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Empty Promises and the Myth of Mining: Does Mining Lead to Pro-Poor Development?

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Mining operations in the Global South often worsen conditions for affected communities after the conclusion of the operations as compared to pre-mining conditions. This is regression, not progress, which is contrary to the narrative surrounding mining’s promise of economic growth. While mining certainly brings profit, this profit does not result in social and economic development of affected communities and people living in poverty. This is the ‘myth of mining’ and the objective of this article is to expose this myth, identify its failings and propose a notion of ‘equitable mining’ that could ensure a pro-poor mining industry.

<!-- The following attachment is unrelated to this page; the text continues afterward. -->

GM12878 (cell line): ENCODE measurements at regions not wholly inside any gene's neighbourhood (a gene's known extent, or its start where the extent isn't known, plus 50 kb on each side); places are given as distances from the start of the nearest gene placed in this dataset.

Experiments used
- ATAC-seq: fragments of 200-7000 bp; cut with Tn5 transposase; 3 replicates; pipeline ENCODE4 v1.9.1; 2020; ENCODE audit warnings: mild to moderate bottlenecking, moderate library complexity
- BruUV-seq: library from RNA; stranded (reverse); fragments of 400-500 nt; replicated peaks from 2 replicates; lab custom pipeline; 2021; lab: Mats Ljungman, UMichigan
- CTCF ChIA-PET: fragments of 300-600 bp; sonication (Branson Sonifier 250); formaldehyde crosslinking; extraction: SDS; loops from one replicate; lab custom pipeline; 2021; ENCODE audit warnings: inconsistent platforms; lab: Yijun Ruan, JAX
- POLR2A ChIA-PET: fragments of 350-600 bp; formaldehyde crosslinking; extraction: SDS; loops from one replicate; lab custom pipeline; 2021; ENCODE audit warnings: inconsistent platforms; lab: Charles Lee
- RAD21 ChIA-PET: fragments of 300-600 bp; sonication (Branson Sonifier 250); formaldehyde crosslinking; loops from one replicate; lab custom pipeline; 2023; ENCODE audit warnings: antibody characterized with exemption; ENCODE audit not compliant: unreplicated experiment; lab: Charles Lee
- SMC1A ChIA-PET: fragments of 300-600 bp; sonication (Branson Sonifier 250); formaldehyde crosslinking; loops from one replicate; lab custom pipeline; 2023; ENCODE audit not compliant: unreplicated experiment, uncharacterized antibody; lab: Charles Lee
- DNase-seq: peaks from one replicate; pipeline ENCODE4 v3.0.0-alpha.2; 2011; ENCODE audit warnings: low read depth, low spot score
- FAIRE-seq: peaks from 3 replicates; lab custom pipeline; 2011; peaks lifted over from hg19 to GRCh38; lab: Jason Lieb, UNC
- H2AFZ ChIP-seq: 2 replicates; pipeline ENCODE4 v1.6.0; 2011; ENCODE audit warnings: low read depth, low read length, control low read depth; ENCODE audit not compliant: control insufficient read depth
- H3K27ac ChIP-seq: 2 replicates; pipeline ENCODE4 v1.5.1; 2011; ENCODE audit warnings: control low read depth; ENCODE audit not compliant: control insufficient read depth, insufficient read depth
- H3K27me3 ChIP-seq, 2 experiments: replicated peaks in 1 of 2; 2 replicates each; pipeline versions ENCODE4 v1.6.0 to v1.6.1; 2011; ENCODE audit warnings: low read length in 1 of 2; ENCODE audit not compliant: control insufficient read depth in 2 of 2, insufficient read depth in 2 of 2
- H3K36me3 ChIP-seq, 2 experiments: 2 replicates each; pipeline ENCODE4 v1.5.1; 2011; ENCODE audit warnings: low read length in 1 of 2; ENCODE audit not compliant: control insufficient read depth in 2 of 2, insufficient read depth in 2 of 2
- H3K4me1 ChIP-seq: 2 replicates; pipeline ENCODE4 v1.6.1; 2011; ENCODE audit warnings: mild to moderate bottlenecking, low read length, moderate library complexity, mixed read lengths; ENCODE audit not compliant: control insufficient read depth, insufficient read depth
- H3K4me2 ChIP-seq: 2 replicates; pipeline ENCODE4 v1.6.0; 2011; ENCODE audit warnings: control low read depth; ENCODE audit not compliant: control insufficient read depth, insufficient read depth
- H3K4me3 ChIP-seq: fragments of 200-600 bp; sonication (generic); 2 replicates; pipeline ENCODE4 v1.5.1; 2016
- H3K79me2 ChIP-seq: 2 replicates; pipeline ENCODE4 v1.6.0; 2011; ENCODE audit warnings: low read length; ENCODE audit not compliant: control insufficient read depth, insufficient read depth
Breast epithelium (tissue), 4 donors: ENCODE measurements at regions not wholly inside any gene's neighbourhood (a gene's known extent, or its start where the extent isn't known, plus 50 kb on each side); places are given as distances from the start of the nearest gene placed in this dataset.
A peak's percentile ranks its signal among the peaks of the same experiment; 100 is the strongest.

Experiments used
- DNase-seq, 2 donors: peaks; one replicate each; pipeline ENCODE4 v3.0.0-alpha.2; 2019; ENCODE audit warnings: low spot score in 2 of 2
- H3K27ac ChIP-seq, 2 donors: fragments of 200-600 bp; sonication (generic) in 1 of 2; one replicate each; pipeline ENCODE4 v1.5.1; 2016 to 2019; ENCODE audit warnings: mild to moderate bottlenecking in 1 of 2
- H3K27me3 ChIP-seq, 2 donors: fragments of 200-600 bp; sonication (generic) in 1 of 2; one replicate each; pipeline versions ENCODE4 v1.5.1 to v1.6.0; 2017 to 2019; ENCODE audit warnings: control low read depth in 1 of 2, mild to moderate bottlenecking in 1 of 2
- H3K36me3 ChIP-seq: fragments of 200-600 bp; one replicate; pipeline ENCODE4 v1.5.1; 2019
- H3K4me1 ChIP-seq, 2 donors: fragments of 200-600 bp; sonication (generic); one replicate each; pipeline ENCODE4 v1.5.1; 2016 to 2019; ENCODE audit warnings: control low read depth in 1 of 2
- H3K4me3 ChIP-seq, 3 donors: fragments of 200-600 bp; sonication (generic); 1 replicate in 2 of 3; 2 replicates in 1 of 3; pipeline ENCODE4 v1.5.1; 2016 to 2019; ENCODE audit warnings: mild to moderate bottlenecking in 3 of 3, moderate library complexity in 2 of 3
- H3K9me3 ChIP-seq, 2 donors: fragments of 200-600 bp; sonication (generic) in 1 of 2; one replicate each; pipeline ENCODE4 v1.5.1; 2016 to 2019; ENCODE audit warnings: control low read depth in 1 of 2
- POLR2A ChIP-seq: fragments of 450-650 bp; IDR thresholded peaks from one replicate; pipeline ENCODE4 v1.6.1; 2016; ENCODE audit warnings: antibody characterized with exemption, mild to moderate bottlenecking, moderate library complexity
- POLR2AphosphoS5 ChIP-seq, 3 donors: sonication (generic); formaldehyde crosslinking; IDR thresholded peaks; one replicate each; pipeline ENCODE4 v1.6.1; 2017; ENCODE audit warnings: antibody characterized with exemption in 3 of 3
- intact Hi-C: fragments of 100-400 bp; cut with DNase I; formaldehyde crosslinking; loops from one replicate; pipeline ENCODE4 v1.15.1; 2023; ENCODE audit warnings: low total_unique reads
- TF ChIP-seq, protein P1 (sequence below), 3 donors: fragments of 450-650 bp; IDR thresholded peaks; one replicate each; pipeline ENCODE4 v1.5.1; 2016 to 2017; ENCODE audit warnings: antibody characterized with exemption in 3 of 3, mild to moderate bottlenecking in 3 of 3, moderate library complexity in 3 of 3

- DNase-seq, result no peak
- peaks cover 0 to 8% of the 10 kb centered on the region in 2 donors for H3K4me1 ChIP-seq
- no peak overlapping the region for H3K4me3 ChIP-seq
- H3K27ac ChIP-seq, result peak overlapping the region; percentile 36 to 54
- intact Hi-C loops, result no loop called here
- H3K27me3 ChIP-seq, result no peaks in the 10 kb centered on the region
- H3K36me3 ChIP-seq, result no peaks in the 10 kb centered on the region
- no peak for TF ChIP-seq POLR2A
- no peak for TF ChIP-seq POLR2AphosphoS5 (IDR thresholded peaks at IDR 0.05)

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Associate Professor and Director of the Centre for Applied Legal Studies, University of the Witwatersrand, Johannesburg. I am grateful to Charles Young for his insights and comments and to Tammy-Lynne Bekker for her assistance. I am also grateful to my colleagues at the Wits Law School, who gave me excellent feedback at the annual law school conference.

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This list contains references from the content that can be linked to their source. For a full set of references and notes please see the PDF or HTML where available.

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Business and Human Rights Journal
  • ISSN: 2057-0198
  • EISSN: 2057-0201
  • URL: /core/journals/business-and-human-rights-journal
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